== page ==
Tuesday, March 18, 2014

Keep Calm...and STOP YELLING!

When my son turned to self-medication and I found out he was addicted, I was heartbroken and mad. Because, at the time, I didn't know any better.

I was mad as hell for quite a while. Not just weeks or months, but a few years. As I've written before, there is no owner's manual for parents of an addicted child. When I first learned of his addiction, I was uneducated and felt like my son was making a very deliberate choice to use drugs. I didn't understand that he was suffering from a brain disease; one that he didn't choose and one that he sure as hell didn't want. (Despite those who still argue that being an addict is a choice, it's not. Nobody puts "Become a heroin addict" on their list of life goals.)

Early on in my son's addiction, things were not all peachy keen in our house. And there was lots of yelling. Or should I say, LOTS OF YELLING!!! Mind you, I'm not proud of this and it hurts me now to even think about it. Thank God I eventually learned that being angry wasn't helping anyone, and was probably making things far worse.

Talking about this--and especially feeling bad about it--goes against my relatively new "don't look back" philosophy on life. But revisiting "the old days" was triggered by reading the fabulous new book called Beyond Addiction: How Science and Kindness Help People Change.

Written by Jeffrey Foote, Carrie Wilkens, and Nicole Kosanke from the Center for Motivation and Change, Beyond Addiction is a tremendous guide for families. Everyone who has an addicted loved one should read it. How I wish someone could've put this book in my hands years ago when my family's life became a living hell. (Interestingly enough, the title of the book's introduction, which you can read here,  is "Hope in Hell.")

This paragraph from chapter two of the book especially resonates with me:

"Last, 'yelling' versus 'not yelling' (concretely and metaphorically) may be one of the biggest variables in your control for facilitating internal and positive motivation for change. Tone matters. Volume matters. In fact, these matter more than anything else. Our families tell us that not yelling is the hardest change to make because they are often so upset. But when we yell, people don't hear us. They become defensive and flooded with emotion. The conversation becomes a fight; the fight escalates. Also, when we yell we model yelling, that is, we 'teach' other people to yell back. The only upside to yelling is letting off steam. While we might feel better for an instant, there are other ways to let off steam (or cool down before we come to a boil) that don't sabotage communication and damage relationships. In addition to all the things we've discussed so far about motivation, there is one other thing we know from research studies and clinical experience: confrontation is the archenemy of motivation."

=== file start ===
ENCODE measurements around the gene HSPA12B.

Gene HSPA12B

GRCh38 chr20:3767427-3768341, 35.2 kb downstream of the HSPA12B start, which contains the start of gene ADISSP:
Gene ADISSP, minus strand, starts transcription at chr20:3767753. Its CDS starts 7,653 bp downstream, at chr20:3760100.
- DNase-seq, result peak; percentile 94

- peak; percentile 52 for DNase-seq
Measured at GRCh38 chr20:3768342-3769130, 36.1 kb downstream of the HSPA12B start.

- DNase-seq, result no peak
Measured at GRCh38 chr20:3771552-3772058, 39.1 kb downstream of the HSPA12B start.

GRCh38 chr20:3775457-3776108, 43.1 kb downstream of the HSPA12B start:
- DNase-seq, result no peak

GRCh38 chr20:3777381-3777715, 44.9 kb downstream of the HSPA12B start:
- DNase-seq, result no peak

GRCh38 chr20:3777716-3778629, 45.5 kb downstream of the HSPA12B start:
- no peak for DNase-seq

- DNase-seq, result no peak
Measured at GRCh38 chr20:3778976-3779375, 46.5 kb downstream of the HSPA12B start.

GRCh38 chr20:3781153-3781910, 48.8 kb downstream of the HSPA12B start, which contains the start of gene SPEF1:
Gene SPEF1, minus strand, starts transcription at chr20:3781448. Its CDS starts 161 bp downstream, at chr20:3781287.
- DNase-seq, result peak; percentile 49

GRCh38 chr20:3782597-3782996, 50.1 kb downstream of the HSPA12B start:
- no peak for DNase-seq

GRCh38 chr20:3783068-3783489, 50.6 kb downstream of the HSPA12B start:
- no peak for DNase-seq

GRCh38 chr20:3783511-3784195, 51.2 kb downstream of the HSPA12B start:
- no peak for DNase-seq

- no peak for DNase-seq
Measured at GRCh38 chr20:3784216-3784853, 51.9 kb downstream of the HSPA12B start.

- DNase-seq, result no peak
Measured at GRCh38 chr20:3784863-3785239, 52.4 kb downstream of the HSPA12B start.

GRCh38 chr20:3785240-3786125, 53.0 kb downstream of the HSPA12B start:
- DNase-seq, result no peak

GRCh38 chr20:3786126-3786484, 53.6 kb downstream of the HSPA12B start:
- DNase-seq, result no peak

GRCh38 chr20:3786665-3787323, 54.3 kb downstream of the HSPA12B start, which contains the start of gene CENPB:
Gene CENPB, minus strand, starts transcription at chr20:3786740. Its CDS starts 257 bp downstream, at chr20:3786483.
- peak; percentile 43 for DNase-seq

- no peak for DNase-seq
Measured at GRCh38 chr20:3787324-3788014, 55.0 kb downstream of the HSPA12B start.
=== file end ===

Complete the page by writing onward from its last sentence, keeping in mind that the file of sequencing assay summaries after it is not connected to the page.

Wow. It's a good thing there wasn't a test on parental behavior early on in my son's addiction, because I would've failed it miserably. My yelling at my son likely fueled at least some of the rage and anger that he exhibited. If I would've been calmer from the beginning, maybe we could've avoided some of the family battles we had back then.

I have gotten over feeling guilty about any "responsibility" for my son's addiction. After all, genetics are genetics and I've come to accept the fact that they are beyond my control. (It did take me a while, though.) But I do still feel a little bit of guilt about how I handled things during the early stages of my son's addiction. In retrospect, I think I could have done better. Man, what I wouldn't give for a "do-over."

If you have a loved one who's battling addiction, get yourself a copy of Beyond Addiction and read it. Stat. It's based on CRAFT--Community Reinforcement and Family Training--the research-supported, evidence-based, clinically proven approach to helping families of substance abusers. Some of the things you read in this book may surprise you, but trust me: it makes sense. Kindness, positive reinforcement and communication, limit-setting, and self-care can not only help you help someone change, it can help them want to change.


  1. my son is in a Christian rehab - 175 days clean and doing so well!...there were MANY days I thought I would lose him to opiates...HUGS to anyone who goes thru this! :)

  2. Great post here Dean. Try not to have regrets about how you reacted at the time. Parents do the best they can and we all made mistakes at some point along the road. Parents are never trained how to deal with their children's substance abuse. We are just thrown into it and have to learn along the way. Beyond Addiction is an amazing book as is the CRAFT strategies and tools. All the best to you!

  3. When my son was in high school we attended sessions about choosing the right college and financial aid put on by the school. Little did I know I would go from planning a graduation party to shopping for a treatment center. Unfortunately the school offered nothing along that line. It was only after reading volumes of literature that I began to understand the enormity of the problem and feel confident in my response to it. Only recently did that school sponsor a night for parents to learn some of the warning signs of drug use and what to look for in a child's room. It is a start but very late in the game considering the epidemic of drug use among high school students.